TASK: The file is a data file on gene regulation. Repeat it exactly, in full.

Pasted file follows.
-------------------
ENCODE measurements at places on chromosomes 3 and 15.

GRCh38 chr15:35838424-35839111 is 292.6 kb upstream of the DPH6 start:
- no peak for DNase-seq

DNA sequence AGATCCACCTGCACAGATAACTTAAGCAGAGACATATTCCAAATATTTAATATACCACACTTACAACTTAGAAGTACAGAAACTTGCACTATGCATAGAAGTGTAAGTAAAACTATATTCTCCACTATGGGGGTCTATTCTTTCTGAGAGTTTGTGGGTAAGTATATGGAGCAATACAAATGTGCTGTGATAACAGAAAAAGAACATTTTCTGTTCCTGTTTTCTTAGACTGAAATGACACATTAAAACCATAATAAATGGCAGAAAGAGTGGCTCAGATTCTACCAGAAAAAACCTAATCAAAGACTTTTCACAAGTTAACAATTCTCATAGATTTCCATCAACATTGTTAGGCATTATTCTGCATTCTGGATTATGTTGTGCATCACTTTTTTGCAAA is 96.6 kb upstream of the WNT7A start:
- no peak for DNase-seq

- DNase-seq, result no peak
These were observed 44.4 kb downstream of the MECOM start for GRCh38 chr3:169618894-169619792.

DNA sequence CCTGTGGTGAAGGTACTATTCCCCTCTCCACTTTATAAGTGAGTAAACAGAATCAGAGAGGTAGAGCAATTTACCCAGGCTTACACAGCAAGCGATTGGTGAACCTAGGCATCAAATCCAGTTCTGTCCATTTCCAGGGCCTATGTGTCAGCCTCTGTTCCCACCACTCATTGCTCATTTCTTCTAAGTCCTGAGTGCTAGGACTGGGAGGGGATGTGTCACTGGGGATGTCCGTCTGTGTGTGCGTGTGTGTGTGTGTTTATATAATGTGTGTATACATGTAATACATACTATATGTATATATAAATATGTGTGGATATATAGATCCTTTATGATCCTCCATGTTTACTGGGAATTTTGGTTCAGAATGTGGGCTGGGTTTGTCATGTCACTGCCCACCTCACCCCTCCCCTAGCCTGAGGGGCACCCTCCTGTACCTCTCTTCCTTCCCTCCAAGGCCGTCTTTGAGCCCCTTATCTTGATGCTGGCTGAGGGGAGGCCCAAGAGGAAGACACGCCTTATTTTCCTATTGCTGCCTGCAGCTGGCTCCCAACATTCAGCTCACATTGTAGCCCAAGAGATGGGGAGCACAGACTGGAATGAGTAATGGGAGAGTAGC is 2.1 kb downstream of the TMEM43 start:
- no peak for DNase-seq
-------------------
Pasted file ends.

ENCODE measurements at places on chromosomes 3 and 15.

GRCh38 chr15:35838424-35839111 is 292.6 kb upstream of the DPH6 start:
- no peak for DNase-seq

DNA sequence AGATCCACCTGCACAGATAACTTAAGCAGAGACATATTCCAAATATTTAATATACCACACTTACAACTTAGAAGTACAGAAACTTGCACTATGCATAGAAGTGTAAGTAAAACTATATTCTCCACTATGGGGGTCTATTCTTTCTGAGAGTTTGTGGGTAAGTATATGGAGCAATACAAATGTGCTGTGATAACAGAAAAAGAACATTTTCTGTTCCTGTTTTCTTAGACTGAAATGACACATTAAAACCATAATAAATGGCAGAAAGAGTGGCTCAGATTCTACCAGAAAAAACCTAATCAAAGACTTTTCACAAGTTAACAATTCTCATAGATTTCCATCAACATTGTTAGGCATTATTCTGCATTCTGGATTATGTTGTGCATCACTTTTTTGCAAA is 96.6 kb upstream of the WNT7A start:
- no peak for DNase-seq

- DNase-seq, result no peak
These were observed 44.4 kb downstream of the MECOM start for GRCh38 chr3:169618894-169619792.

DNA sequence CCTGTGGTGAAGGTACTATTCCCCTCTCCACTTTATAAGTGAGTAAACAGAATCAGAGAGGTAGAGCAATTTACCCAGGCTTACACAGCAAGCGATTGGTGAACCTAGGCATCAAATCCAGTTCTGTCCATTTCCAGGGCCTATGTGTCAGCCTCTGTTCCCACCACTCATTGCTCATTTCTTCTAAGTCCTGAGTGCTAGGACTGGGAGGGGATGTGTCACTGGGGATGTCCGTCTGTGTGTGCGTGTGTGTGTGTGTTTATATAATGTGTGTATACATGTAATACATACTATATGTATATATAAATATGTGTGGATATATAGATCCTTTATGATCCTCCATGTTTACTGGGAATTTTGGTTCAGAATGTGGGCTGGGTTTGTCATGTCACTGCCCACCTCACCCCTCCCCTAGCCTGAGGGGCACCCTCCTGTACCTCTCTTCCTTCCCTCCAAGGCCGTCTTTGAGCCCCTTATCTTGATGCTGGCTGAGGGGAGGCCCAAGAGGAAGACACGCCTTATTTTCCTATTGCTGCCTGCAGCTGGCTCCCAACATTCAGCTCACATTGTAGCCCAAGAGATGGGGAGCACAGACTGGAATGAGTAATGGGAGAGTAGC is 2.1 kb downstream of the TMEM43 start:
- no peak for DNase-seq